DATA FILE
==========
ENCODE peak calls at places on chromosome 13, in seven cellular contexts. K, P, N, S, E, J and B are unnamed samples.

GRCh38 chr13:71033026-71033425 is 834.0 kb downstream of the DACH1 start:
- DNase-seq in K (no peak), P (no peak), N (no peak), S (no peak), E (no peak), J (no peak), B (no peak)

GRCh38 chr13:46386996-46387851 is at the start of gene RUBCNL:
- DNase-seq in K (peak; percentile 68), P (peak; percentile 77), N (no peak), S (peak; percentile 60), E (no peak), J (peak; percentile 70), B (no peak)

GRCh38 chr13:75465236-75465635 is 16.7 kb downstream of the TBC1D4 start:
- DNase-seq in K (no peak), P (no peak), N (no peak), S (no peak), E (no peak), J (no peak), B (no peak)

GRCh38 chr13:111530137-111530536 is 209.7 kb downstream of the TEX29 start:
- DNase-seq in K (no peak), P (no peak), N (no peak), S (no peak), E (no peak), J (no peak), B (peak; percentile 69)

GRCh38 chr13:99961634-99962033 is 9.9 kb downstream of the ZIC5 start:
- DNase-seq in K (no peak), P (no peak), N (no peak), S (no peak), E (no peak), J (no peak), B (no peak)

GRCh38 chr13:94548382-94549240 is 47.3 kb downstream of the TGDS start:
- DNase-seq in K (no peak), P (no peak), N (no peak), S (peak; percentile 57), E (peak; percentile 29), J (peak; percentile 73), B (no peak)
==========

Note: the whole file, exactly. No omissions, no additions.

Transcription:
ENCODE peak calls at places on chromosome 13, in seven cellular contexts. K, P, N, S, E, J and B are unnamed samples.

GRCh38 chr13:71033026-71033425 is 834.0 kb downstream of the DACH1 start:
- DNase-seq in K (no peak), P (no peak), N (no peak), S (no peak), E (no peak), J (no peak), B (no peak)

GRCh38 chr13:46386996-46387851 is at the start of gene RUBCNL:
- DNase-seq in K (peak; percentile 68), P (peak; percentile 77), N (no peak), S (peak; percentile 60), E (no peak), J (peak; percentile 70), B (no peak)

GRCh38 chr13:75465236-75465635 is 16.7 kb downstream of the TBC1D4 start:
- DNase-seq in K (no peak), P (no peak), N (no peak), S (no peak), E (no peak), J (no peak), B (no peak)

GRCh38 chr13:111530137-111530536 is 209.7 kb downstream of the TEX29 start:
- DNase-seq in K (no peak), P (no peak), N (no peak), S (no peak), E (no peak), J (no peak), B (peak; percentile 69)

GRCh38 chr13:99961634-99962033 is 9.9 kb downstream of the ZIC5 start:
- DNase-seq in K (no peak), P (no peak), N (no peak), S (no peak), E (no peak), J (no peak), B (no peak)

GRCh38 chr13:94548382-94549240 is 47.3 kb downstream of the TGDS start:
- DNase-seq in K (no peak), P (no peak), N (no peak), S (peak; percentile 57), E (peak; percentile 29), J (peak; percentile 73), B (no peak)